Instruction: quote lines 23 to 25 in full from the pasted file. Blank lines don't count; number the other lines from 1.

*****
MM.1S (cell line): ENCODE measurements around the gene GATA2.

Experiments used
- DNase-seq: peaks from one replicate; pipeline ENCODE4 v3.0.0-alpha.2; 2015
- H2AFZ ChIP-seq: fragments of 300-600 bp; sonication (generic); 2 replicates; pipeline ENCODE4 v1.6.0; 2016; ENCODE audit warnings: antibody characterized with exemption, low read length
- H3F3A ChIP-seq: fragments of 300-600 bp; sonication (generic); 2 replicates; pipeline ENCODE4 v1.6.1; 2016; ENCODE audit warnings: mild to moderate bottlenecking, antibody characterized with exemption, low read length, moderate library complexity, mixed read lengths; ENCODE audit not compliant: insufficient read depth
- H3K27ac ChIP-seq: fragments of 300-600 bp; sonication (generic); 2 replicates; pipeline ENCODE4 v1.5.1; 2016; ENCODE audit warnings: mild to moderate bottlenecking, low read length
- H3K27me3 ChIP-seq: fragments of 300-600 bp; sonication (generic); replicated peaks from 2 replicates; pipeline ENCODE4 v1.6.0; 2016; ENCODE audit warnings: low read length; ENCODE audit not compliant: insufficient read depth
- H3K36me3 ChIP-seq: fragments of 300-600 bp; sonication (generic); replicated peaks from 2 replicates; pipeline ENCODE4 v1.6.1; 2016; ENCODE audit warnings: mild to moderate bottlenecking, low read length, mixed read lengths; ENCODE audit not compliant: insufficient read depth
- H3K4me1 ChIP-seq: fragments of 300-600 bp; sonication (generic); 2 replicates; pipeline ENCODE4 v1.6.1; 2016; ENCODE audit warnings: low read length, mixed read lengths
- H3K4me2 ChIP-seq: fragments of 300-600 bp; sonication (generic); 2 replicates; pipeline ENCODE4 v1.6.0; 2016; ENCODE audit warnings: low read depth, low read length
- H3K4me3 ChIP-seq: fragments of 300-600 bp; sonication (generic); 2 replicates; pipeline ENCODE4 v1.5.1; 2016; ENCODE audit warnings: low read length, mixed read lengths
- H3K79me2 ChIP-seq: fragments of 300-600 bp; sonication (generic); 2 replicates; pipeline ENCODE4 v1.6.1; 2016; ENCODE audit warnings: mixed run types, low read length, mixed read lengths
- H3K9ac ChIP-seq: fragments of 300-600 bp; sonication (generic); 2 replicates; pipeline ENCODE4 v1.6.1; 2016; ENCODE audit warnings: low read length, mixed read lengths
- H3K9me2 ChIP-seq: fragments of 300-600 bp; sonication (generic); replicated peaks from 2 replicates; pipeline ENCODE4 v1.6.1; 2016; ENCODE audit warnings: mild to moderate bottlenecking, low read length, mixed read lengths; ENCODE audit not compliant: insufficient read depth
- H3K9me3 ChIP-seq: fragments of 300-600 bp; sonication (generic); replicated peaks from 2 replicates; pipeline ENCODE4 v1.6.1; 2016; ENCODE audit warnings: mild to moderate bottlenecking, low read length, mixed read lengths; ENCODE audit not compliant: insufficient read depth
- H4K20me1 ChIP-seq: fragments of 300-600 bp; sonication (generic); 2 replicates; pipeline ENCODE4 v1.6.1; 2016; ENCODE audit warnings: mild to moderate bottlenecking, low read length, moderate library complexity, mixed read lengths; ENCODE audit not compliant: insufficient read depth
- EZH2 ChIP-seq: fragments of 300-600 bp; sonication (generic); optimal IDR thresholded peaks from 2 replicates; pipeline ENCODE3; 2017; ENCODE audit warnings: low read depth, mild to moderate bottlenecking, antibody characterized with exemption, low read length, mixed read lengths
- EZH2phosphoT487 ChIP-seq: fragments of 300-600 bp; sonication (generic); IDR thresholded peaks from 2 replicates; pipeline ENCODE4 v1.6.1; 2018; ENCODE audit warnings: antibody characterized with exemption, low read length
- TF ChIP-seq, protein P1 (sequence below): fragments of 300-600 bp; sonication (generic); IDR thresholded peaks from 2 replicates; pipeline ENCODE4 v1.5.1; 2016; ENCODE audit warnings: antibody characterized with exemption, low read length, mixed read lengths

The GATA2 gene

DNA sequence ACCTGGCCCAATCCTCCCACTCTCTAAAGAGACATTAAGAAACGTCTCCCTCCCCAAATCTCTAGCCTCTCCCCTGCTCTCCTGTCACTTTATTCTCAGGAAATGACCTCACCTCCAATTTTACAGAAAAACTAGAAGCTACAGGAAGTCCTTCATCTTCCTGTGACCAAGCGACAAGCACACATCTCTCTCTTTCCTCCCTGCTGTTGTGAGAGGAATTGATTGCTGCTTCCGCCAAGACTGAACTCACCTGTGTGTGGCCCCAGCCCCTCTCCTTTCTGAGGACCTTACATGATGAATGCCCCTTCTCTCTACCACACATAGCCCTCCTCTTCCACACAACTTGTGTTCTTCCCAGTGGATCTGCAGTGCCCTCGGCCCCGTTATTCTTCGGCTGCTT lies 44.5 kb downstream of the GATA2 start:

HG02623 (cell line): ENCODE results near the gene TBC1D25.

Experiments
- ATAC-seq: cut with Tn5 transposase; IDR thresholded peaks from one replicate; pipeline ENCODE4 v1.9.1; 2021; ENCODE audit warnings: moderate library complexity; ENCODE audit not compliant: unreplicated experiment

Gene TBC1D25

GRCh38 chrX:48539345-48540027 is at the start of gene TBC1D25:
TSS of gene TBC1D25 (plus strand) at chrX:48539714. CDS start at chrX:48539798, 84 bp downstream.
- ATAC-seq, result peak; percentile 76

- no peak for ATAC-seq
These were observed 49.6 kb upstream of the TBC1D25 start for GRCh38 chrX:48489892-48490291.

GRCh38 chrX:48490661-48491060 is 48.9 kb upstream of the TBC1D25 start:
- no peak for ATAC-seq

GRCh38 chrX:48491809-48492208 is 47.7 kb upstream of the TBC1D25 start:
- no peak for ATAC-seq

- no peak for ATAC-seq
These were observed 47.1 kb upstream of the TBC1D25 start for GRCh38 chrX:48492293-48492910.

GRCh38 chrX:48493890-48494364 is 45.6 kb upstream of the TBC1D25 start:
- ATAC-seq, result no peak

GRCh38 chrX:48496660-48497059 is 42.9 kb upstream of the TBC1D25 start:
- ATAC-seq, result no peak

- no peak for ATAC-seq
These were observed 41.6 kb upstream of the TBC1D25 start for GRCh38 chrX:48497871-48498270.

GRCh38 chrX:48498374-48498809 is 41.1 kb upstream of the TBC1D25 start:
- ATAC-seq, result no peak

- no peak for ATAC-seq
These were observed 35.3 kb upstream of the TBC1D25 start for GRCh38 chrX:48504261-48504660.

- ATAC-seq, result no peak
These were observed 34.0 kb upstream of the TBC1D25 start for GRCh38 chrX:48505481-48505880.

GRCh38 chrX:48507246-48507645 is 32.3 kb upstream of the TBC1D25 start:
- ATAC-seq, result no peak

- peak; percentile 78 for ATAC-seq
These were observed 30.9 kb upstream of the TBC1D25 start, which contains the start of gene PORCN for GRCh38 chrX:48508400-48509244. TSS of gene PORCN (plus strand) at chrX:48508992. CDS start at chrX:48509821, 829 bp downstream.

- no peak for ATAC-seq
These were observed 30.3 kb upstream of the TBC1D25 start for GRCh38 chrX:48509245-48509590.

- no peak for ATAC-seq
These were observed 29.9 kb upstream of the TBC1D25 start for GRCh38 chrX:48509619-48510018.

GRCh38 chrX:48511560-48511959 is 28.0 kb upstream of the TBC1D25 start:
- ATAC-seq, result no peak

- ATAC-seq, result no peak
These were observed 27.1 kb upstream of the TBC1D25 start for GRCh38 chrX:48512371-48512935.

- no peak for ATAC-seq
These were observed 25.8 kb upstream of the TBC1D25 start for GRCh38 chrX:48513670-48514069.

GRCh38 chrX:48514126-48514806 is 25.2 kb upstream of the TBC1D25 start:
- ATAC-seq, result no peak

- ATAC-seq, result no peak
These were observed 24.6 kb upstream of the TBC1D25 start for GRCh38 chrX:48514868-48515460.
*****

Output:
Experiments
- ATAC-seq: cut with Tn5 transposase; IDR thresholded peaks from one replicate; pipeline ENCODE4 v1.9.1; 2021; ENCODE audit warnings: moderate library complexity; ENCODE audit not compliant: unreplicated experiment

Gene TBC1D25